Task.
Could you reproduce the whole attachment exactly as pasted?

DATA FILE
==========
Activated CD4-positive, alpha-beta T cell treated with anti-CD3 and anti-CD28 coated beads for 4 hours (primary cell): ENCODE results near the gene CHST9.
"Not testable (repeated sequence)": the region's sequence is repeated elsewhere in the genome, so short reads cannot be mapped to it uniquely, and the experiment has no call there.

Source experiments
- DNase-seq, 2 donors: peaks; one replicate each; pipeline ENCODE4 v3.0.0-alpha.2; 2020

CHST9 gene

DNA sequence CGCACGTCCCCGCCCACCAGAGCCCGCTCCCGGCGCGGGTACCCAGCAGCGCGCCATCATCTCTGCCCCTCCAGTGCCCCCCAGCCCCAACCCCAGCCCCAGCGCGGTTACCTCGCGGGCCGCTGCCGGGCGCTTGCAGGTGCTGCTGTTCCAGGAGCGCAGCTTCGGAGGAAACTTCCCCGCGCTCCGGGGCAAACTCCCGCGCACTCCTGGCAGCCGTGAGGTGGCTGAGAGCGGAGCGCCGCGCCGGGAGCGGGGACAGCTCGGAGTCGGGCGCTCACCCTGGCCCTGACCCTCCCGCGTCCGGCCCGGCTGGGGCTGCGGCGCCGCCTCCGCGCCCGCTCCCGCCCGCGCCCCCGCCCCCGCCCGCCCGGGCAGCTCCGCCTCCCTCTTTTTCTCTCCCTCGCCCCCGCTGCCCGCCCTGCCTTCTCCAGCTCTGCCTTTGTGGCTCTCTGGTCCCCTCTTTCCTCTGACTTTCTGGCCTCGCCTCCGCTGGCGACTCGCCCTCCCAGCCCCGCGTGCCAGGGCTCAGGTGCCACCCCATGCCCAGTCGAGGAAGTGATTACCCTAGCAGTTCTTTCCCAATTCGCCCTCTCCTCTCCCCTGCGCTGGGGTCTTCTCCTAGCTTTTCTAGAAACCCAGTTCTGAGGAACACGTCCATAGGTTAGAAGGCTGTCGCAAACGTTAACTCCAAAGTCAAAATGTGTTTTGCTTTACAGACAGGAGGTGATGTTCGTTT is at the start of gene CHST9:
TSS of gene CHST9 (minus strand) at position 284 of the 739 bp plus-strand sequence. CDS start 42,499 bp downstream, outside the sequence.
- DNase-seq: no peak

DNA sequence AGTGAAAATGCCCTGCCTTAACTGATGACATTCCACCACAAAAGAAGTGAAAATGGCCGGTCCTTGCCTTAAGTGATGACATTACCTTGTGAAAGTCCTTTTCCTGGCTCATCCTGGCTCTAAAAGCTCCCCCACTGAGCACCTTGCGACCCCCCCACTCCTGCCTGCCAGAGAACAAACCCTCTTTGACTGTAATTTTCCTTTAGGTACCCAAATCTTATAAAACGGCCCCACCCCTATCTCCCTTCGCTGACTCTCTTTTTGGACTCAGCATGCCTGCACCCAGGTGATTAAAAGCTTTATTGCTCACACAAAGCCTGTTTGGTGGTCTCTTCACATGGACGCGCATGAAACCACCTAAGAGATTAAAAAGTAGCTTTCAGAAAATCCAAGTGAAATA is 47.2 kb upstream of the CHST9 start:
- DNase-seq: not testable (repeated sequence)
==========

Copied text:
Activated CD4-positive, alpha-beta T cell treated with anti-CD3 and anti-CD28 coated beads for 4 hours (primary cell): ENCODE results near the gene CHST9.
"Not testable (repeated sequence)": the region's sequence is repeated elsewhere in the genome, so short reads cannot be mapped to it uniquely, and the experiment has no call there.

Source experiments
- DNase-seq, 2 donors: peaks; one replicate each; pipeline ENCODE4 v3.0.0-alpha.2; 2020

CHST9 gene

DNA sequence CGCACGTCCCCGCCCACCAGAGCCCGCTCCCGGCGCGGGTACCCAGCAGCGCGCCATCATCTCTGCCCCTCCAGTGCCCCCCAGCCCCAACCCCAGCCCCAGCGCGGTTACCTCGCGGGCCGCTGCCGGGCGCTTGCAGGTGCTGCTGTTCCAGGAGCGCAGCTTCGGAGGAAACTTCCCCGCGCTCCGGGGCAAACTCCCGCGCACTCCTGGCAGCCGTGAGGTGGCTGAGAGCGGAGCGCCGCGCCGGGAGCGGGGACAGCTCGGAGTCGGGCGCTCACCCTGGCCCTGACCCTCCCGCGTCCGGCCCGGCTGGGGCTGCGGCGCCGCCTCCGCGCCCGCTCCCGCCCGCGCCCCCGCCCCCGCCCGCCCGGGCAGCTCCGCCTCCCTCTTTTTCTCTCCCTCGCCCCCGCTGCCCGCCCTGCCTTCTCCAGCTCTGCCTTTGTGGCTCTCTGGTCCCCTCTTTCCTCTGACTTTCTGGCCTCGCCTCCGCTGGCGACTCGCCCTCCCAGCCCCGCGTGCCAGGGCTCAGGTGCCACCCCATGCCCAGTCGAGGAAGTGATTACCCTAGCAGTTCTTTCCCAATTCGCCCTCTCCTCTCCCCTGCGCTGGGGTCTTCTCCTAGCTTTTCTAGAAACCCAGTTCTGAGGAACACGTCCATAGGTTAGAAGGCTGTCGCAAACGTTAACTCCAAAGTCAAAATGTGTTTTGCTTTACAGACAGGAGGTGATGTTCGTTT is at the start of gene CHST9:
TSS of gene CHST9 (minus strand) at position 284 of the 739 bp plus-strand sequence. CDS start 42,499 bp downstream, outside the sequence.
- DNase-seq: no peak

DNA sequence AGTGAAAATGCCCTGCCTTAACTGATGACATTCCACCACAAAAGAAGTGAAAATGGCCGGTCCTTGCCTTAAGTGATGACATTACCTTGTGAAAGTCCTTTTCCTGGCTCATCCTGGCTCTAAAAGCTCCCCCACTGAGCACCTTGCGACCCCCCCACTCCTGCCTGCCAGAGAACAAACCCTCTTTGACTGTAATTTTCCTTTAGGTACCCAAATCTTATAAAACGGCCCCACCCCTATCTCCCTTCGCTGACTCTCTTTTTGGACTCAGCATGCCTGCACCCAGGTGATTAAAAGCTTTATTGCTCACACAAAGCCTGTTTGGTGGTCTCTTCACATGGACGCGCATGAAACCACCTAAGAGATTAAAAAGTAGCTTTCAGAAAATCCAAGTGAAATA is 47.2 kb upstream of the CHST9 start:
- DNase-seq: not testable (repeated sequence)